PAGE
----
While trying to reconcile the Santa Rosa Sheriff’s Office’s budget request to revenue realities, the Board of County Commissioners (BOCC) discussed the possibility Thursday of implementing a Municipal Service Taxing Unit (MSTU) for law enforcement services during the first of their annual budget workshops.
Sheriff Bob Johnson told commissioners that he needs nearly every penny of the $3 million difference between his request and the county revenues. The request includes funding for additional officers, an expanded Santa Rosa County Jail annex, 10 percent raises for current officers and equipment for 26 new state mandated school resource officers.
The sheriff’s office budget, which received a 10 percent increase last fiscal year, currently accounts for 54 percent of the county’s general fund budget. Under the current projected budget for fiscal year 2019, the sheriff’s office would see another 7.4 percent increase, but that still falls $3 million short of their initial funding request
Commissioner Don Salter said the BOCC needs to establish a continuing source of additional funds for the sheriff office due to increasing needs.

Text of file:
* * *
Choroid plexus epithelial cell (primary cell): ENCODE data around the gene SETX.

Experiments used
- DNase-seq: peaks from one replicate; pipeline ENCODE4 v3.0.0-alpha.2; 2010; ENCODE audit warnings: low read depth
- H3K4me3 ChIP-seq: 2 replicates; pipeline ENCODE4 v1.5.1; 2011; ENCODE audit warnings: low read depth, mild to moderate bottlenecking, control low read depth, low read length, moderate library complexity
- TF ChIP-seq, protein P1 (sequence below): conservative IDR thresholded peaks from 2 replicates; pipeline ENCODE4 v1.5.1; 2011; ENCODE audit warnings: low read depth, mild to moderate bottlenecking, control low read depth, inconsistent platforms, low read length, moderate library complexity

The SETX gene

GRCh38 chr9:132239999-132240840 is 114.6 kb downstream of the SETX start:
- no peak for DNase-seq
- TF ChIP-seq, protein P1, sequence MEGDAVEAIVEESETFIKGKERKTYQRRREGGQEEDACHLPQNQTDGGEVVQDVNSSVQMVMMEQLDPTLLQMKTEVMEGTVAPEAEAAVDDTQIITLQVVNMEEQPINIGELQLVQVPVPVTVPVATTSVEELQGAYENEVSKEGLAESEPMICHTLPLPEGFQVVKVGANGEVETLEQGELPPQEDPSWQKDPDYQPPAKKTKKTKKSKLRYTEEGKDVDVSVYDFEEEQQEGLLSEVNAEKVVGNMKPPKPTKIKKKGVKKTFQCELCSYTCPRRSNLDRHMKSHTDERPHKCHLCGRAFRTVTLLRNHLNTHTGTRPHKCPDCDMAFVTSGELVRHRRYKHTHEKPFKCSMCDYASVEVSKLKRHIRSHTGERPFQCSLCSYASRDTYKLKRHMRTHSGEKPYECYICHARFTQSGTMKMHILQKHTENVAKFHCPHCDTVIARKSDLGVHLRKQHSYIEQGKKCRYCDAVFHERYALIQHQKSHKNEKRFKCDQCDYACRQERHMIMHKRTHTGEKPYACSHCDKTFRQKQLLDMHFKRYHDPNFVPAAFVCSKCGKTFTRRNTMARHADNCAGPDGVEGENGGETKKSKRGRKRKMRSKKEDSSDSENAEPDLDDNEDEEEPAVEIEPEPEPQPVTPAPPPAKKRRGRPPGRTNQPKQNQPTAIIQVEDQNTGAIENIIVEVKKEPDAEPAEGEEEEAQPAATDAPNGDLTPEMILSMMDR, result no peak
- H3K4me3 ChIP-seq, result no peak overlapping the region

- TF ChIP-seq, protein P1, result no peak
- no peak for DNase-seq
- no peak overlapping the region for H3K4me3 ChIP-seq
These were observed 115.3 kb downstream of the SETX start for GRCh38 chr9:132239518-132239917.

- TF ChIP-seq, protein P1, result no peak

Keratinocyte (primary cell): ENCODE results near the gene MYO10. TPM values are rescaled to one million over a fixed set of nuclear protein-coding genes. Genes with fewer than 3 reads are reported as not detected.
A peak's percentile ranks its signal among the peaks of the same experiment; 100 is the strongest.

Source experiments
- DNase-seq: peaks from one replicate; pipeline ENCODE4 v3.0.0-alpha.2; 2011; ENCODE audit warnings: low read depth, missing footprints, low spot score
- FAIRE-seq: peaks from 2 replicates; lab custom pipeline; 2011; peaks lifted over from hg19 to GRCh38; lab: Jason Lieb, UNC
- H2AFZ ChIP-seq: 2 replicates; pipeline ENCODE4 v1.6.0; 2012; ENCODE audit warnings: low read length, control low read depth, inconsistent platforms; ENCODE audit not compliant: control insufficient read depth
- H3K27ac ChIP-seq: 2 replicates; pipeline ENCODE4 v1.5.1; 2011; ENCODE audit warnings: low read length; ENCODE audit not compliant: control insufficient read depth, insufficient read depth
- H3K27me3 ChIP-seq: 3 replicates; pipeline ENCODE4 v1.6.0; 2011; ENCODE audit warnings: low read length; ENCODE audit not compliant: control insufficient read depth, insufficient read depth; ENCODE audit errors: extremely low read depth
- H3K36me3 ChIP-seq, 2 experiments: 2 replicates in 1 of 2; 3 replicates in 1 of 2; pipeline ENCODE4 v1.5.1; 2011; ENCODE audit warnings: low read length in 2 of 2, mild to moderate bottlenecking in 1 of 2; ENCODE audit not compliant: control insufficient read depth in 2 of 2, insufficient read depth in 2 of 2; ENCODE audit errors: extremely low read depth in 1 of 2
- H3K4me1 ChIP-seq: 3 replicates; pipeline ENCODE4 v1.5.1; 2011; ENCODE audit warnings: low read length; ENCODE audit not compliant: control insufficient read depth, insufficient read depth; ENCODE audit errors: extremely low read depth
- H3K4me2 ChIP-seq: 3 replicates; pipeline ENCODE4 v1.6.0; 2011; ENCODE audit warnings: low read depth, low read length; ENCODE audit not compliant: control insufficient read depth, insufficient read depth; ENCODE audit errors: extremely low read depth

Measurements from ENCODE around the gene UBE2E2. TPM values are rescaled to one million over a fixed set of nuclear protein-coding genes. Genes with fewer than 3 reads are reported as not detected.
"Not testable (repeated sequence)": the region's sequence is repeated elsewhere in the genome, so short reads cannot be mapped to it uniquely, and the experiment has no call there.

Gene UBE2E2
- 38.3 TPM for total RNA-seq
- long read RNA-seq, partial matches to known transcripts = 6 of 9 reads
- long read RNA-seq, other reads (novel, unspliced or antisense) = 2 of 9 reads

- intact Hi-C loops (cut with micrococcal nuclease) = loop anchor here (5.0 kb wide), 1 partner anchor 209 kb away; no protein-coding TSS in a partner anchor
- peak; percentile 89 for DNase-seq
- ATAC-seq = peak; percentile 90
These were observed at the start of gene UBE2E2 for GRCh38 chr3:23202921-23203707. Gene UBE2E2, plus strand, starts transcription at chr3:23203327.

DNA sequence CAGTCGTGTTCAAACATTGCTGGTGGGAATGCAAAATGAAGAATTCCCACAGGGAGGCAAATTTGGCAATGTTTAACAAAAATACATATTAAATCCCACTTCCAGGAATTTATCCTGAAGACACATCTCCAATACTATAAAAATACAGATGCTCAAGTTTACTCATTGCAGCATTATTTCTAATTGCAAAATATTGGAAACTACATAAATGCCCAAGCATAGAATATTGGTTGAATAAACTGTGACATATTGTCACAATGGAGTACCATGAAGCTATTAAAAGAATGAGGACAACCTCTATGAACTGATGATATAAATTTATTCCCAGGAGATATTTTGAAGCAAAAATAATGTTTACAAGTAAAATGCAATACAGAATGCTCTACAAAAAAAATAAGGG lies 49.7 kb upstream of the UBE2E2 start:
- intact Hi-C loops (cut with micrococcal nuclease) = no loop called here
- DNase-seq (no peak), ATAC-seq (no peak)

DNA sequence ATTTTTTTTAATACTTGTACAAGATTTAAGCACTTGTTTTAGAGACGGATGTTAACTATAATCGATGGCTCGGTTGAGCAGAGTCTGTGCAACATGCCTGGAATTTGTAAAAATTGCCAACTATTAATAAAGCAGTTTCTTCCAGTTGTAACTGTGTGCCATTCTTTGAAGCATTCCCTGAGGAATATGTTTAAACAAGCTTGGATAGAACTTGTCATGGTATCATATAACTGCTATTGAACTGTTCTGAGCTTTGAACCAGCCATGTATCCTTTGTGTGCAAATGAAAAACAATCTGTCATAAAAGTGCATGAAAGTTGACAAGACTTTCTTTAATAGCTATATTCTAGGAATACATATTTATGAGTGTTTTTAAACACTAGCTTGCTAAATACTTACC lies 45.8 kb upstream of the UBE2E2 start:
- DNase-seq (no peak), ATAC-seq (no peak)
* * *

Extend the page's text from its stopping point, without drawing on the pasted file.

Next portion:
“Our first responsibility is the safety of our citizens,” he said. “At some point in time we are going to have to sit down and have a serious meeting about how we are going to keep up with the public safety needs that the citizens are asking for.”
Commissioner Lane Lynchard said he would support the creation of an MSTU for that purpose.
An MSTU is a special tax assessed on property within a given area to pay for a specific benefit, in this case law enforcement services. MSTUs are subject to homestead and other property tax exemptions.
The BOCC has had a long tradition of not raising ad valorum property taxes.
Wiggle room in the budget was also diminished by proposed across the board merit and compensation raises for county staff. County Administrator Dan Schebler said salary increases were emphasized as a budget priority for this fiscal year.
A salary study found that county employees across the board were paid between 25-27 percent less than market average Schebler reported. He said many employees could see up to a 17 percent raise if the increases were approved.
When he asked if the raises should be dropped to make up the deficit the commissioners said no.
Lynchard said if the MSTU were enacted, the overall property tax millage rate could be reduced because those public safety costs would no longer be coming out of the general revenue fund.
District 4 Commissioner Rob Williamson said he supported the idea. Commissioners Bob Cole and Sam Parker also appeared receptive of the idea.
If an MSTU were considered it would not be put in place until the 2020 fiscal year and would require publicly noticed meetings.
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